Dismiss Notice
Join Physics Forums Today!
The friendliest, high quality science and math community on the planet! Everyone who loves science is here!

A Rate of change and a differentials problem

  1. Nov 19, 2007 #1
    First off i'd like to say Hi to the forums, hehe. I didn't really see a new member area but I suppose this will do. Right now I'm kind of struggling with these two problems that I recently took a quiz on and didn't do so well. I've been trying to figure out how to work them out but i just dont really get it. if anyone could help out it'd be awesome.

    (1)

    The position (in cm) of a particle along the x-axis at time t(in s) is given by X(t) = t^3-6t^2+8t, t is greater than or equal to 0.

    the question:
    When is the particle moving to the left? the right?
    Acceleration of the particle when the speed is zero.
    Total distance traveled from t=0 to t=2.


    (2)

    ( and the one that REALLY gets me)
    A person standing 30ft from the base of a building measures the angle of elevation to the top of the building as being 75 degrees with an error of +or- 1.2 degrees.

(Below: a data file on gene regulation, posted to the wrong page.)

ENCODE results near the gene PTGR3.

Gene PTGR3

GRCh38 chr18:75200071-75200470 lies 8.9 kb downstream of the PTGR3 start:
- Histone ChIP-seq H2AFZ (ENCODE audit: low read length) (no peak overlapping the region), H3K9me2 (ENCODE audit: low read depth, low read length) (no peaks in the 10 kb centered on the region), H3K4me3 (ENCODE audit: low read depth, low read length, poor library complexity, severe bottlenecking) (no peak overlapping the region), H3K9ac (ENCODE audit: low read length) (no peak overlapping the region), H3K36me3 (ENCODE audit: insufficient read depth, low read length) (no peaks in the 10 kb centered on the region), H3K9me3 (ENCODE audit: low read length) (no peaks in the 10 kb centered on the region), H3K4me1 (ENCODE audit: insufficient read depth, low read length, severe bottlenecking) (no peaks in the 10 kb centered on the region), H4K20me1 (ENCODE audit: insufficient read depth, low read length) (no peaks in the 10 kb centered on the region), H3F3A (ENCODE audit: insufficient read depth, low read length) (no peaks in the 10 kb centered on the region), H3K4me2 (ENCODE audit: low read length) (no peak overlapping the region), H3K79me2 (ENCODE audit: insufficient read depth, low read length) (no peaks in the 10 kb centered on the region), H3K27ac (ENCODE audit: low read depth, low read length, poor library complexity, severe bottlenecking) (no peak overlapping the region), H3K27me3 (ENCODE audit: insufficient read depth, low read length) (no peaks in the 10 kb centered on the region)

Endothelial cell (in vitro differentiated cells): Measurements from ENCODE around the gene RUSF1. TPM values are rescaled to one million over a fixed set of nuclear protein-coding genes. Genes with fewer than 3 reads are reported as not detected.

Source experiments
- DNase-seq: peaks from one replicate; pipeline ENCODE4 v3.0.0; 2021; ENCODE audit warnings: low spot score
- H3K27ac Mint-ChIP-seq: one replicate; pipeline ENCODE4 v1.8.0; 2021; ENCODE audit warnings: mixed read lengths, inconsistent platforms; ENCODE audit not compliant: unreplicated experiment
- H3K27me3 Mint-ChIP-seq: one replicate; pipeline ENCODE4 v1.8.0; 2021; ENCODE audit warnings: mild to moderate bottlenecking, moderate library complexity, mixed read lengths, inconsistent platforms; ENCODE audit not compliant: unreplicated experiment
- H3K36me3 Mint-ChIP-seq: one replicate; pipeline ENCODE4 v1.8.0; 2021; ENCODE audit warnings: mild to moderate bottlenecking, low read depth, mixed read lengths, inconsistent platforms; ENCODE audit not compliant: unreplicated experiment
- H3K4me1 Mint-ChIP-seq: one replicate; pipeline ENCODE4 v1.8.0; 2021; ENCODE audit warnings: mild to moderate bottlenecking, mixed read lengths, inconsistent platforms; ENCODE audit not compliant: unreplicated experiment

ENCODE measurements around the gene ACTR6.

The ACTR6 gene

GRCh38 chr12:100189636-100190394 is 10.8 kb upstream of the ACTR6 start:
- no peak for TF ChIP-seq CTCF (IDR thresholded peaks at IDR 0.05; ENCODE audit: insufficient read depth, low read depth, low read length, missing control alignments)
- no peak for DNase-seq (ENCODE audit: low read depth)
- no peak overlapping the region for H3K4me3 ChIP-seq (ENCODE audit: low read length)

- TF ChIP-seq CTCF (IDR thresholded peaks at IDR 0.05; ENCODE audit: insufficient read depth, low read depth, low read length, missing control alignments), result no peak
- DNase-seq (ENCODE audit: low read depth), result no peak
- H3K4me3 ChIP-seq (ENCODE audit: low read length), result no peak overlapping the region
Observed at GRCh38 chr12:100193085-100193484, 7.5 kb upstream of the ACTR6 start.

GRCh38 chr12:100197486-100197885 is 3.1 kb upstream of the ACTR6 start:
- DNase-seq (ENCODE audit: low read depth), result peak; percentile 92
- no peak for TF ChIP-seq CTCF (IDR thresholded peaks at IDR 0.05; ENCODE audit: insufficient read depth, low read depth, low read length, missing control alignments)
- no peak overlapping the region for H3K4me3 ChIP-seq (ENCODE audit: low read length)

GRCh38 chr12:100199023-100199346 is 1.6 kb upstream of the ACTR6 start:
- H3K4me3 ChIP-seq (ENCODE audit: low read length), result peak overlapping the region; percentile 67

What is the max error in estimating the height of the building, and the percentage error?

    This one has taken me quite a while, I am thinking it has something to do with the law of sines, but when i try it with that method i'm getting a completely unreasonable answer. I kind of have the right idea, i hope, but for some reason i'm just not seeing it.

    Thank you in advance for those who wish to take on these.
     
  2. jcsd
  3. Nov 19, 2007 #2
    (1.) Let x' be the first derivative with respect to t, x'' the second.
    a.) Right when x'>0, left when x'<0.
    b.) Find at what time t the velocity x'=0, and then substitute this into x''.
    c.) compute x(2)-x(0)

    (2.) If you know the angle of elevation, a, the height of the building is given by
    h = 30ft * tg(a)
    Now the error in your case is given by Delta a = +-1.2 degrees = +- 0.02 radians, and the resulting error in h is:
    [tex]\Delta h = (1+\tan(a)^2) \Delta a [/tex]
    (If you need further explanations on that one, ask.)
    Now you merely need to substitute.
    Good luck!



    --------
    Assaf
    Physically Incorrect
     
Know someone interested in this topic? Share this thread via Reddit, Google+, Twitter, or Facebook

Have something to add?



Similar Discussions: A Rate of change and a differentials problem
  1. Rate of change (Replies: 1)

  2. Rate of change (Replies: 1)

  3. Rate of Change (Replies: 3)

Loading...